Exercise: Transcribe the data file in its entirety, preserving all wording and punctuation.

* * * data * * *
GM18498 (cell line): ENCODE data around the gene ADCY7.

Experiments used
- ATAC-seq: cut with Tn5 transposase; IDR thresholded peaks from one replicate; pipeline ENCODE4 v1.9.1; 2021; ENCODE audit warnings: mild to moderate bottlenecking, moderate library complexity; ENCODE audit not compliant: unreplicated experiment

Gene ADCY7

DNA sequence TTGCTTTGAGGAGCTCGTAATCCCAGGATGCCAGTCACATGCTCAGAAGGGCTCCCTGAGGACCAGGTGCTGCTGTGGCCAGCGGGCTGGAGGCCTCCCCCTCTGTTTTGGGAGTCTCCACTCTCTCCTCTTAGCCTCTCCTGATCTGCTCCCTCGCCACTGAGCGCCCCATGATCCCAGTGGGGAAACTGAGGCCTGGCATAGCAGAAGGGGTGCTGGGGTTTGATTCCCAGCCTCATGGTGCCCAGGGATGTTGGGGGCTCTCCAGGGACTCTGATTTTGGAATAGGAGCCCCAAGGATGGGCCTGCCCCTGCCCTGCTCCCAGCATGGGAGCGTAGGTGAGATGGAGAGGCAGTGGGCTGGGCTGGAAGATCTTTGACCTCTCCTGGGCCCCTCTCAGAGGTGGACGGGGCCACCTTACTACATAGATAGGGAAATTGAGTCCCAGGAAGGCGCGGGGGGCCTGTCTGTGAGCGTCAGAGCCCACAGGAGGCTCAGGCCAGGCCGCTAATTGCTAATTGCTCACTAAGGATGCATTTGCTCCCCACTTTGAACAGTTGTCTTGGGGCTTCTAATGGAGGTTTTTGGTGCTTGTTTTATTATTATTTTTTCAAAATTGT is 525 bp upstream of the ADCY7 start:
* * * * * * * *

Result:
GM18498 (cell line): ENCODE data around the gene ADCY7.

Experiments used
- ATAC-seq: cut with Tn5 transposase; IDR thresholded peaks from one replicate; pipeline ENCODE4 v1.9.1; 2021; ENCODE audit warnings: mild to moderate bottlenecking, moderate library complexity; ENCODE audit not compliant: unreplicated experiment

Gene ADCY7

DNA sequence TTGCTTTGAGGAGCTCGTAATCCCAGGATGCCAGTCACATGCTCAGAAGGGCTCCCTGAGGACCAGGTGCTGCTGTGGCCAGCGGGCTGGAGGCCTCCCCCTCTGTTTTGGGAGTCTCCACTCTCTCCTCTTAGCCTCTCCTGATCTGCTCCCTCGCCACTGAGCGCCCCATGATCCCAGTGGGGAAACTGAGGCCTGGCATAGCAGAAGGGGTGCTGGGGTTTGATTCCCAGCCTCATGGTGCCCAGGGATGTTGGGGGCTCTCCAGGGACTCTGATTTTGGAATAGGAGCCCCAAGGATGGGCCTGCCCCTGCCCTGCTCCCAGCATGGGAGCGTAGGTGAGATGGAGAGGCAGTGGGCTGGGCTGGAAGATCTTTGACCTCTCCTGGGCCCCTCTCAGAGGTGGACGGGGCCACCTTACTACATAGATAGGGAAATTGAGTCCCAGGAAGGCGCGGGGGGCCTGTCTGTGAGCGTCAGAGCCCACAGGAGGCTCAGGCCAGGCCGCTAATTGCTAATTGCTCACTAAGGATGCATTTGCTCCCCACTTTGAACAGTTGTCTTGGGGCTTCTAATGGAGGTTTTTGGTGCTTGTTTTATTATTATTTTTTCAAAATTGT is 525 bp upstream of the ADCY7 start: